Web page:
There is no dearth of pessimists who would "sound a note of caution" regarding the feel-good sensations currently being experienced.
I, on the other hand, have for long held that India has always done better it gives itself credit for and certainly far better than the official figures suggest.
The reason is simple. The official figures are not just plain wrong, they are getting wronger. Most government officials privately admit this.
The figures are wrong because the organisations responsible for data simply cannot be islands of excellence in a sea of government sloth and inefficiency. It just doesn't work that way.
Further, I also believe that the gap between actual and official performance has increased and that we are grossly understating things.
This has, pari passu, meant that the better we have done, the worse we have felt and, in accordance with law enunciated above, the happier we have been.
So with the deepest apologies, I must post another bit of good news. Guy S Liu, Xiaming Liu and Yingqi Wei, all teaching in management institutes in the UK, have found* that "contrary to the conventional perception, India performed better than China in raising productivity until the mid-1990s."
Since 1995, however, China has done better simply by following more open trade and investment policies. Productivity increases there have been higher than in India, but not hugely so, I would surmise.
This is because getting a 6 per cent average growth rate on a 23 per cent savings rate and a 8.5 per cent growth rate on a 40 per cent savings rate suggest poor efficiency of capital use that is made up only by using large amounts of capital.
China, it would appear, has made the same mistake as the ones attributed to the east Asian tigers first by Alwyn Young** and later by Paul Krugman.
The authors have constructed a world production frontier using a sample covering 126 countries for 1978 to 1998. They have then estimated the economic efficiency of a country relative to the world's best possible practice. The impact of openness on efficiency has been estimated for two groups of samples, one large and one small.
For the former, only foreign direct investment and trade are examined to explain efficiency improvement. The results suggest that they were crucial.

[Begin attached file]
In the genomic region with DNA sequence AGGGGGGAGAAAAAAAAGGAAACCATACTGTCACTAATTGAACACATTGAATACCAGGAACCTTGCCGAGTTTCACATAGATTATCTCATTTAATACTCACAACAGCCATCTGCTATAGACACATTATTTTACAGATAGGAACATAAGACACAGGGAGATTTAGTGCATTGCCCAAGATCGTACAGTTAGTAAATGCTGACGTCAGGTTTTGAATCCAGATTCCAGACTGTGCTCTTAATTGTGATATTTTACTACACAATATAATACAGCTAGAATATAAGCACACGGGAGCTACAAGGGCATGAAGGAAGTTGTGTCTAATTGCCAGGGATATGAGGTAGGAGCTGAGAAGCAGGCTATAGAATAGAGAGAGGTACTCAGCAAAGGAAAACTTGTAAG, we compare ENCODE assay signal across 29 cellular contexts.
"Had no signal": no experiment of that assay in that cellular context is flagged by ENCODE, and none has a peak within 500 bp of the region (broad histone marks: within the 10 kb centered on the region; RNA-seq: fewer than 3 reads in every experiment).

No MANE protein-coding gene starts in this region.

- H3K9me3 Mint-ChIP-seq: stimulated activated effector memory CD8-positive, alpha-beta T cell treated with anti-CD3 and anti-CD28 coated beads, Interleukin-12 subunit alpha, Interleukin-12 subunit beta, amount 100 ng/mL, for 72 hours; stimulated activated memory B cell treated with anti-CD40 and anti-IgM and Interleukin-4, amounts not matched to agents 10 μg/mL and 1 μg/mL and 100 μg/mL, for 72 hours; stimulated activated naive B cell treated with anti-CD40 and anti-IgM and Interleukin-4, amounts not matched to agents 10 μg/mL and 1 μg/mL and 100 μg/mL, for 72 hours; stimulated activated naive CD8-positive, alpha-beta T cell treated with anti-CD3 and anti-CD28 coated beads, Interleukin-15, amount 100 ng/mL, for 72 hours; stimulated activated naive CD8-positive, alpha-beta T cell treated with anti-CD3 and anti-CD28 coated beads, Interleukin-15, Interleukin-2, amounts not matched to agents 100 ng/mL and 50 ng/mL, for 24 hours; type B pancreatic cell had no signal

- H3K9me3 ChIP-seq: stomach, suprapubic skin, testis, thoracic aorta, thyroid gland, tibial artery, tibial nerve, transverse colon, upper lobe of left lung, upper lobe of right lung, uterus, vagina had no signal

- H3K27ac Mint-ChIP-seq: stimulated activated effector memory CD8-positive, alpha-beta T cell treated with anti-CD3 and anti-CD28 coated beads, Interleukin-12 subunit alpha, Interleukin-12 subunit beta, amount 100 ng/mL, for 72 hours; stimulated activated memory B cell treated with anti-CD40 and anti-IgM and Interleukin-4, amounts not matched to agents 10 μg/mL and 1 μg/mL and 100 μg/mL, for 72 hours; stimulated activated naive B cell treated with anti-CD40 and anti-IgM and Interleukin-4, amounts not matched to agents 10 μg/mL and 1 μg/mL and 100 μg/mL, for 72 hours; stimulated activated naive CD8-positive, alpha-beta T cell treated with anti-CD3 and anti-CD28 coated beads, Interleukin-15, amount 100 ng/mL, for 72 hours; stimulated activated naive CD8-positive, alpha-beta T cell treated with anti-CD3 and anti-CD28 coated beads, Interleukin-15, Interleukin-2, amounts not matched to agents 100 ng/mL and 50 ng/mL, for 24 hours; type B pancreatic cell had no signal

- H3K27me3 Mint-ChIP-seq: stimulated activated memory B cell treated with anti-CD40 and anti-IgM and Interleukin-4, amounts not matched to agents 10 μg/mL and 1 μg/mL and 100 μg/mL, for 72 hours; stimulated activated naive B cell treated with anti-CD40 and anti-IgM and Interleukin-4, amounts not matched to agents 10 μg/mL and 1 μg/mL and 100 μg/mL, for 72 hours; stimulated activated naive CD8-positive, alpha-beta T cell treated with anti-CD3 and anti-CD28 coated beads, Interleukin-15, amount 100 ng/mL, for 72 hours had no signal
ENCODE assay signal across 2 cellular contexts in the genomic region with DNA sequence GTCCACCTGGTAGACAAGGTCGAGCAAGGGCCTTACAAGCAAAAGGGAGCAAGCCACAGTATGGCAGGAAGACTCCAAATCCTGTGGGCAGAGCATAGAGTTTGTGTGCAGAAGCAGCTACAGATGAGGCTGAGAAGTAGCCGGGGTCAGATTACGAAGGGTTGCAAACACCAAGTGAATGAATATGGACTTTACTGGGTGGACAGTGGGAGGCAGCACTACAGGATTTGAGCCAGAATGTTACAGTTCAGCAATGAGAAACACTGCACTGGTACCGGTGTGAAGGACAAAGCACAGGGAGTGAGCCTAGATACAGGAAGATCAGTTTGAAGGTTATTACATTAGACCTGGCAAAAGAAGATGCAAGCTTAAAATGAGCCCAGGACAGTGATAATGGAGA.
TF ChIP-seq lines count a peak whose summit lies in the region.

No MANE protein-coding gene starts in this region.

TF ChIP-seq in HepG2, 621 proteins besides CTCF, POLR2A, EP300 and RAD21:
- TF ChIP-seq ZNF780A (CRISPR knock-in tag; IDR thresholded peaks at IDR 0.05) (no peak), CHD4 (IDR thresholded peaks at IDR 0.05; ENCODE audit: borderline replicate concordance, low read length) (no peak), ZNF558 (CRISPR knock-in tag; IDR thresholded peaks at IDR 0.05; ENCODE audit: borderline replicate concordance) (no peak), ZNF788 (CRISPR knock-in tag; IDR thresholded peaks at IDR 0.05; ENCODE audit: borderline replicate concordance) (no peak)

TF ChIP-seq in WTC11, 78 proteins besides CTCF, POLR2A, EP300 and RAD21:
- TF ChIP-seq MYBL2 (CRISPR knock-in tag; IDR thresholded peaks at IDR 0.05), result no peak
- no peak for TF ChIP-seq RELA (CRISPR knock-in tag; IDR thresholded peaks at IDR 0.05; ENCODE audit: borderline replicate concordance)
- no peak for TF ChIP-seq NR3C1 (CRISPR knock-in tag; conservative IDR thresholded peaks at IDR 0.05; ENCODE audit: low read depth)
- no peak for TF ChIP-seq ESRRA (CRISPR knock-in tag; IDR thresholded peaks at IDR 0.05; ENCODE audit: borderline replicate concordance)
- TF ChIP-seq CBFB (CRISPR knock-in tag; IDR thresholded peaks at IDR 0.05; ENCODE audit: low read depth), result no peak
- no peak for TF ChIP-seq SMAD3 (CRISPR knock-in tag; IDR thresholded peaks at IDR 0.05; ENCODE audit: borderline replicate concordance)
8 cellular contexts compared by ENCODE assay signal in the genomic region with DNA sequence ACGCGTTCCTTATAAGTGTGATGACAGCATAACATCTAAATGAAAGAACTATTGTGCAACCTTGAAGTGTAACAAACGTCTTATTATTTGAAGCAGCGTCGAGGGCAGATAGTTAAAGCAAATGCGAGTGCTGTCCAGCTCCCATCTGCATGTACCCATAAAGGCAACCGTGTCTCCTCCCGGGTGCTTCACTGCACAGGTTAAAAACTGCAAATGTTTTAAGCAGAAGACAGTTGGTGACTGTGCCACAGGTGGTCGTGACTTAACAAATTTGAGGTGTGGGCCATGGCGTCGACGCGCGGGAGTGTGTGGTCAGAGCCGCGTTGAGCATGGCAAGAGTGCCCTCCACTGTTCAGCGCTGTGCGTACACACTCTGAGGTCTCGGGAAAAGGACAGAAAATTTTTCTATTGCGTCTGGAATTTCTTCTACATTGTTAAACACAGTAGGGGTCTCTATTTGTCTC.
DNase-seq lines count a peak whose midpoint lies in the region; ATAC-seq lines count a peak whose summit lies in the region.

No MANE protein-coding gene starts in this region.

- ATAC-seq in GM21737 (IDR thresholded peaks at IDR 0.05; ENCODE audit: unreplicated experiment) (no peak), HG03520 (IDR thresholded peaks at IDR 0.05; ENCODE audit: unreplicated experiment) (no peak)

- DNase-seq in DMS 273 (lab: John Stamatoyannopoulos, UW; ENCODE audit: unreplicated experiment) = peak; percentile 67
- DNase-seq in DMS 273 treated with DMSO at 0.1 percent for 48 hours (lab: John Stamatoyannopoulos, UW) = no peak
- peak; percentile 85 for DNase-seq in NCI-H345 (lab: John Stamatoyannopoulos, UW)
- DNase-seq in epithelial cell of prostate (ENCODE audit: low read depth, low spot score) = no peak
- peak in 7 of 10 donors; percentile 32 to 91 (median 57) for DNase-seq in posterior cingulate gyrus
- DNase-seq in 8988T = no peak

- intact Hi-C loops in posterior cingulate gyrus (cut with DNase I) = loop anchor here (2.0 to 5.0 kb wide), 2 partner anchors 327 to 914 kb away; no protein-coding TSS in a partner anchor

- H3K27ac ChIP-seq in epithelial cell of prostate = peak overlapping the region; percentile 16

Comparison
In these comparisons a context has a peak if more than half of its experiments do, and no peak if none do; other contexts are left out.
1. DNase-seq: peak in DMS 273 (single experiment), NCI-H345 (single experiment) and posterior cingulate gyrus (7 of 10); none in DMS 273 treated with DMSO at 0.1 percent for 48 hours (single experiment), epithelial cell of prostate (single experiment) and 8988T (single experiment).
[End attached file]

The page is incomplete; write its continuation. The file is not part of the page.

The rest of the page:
But trade was significant only in the 1980s while FDI was always important and its level of significance substantially increased in the 1990s.
For the smaller sample, they used the black market premium as an additional measure of openness, that is, the higher the premium the less open the economy.
"The results show that FDI as an individual variable was still a significant determinant of efficiency improvement.... International trade still had a positive coefficient, but was no longer statistically significant when more explanatory variables were incorporated. Black market premium had the expected negative sign, but marginally insignificant."
When trade liberalisation started in 1991, peak tariffs in India were at 300 per cent. They were lowered to 150 per cent, to match China.
From then till 1997, India and China moved more-or-less in tandem. By the start of 1998, the two had competitively lowered their average tariffs to 20.1 and 20.3 per cent, respectively.
During the same period non-tariff barriers were also reduced in both the countries.
Then came Yashwant Sinha and pop went the weasel. When he was finance minister, Sinha adopted an uneven tariff policy with the result that India lost the momentum gained in the previous five years.
Even at the best of times, India's trade/GDP ratio was never more than 30 per cent compared to China's 40 per cent. Sinha widened the gap with his tariff policies.
Now that policies in the two countries are converging, say the authors, "over the next 10 years, which country will grow more and faster will largely depend on which is able to implement the openness policy more effectively."
* Openness and Efficiency of India and China Relative to the World Economy: A Comparative Study, http://www.brunel.ac.uk/depts/ecf/ research/papers/02-18.pdf
** The Tyranny of Numbers, Quarterly Journal of Economics, Vol. 110, August 1995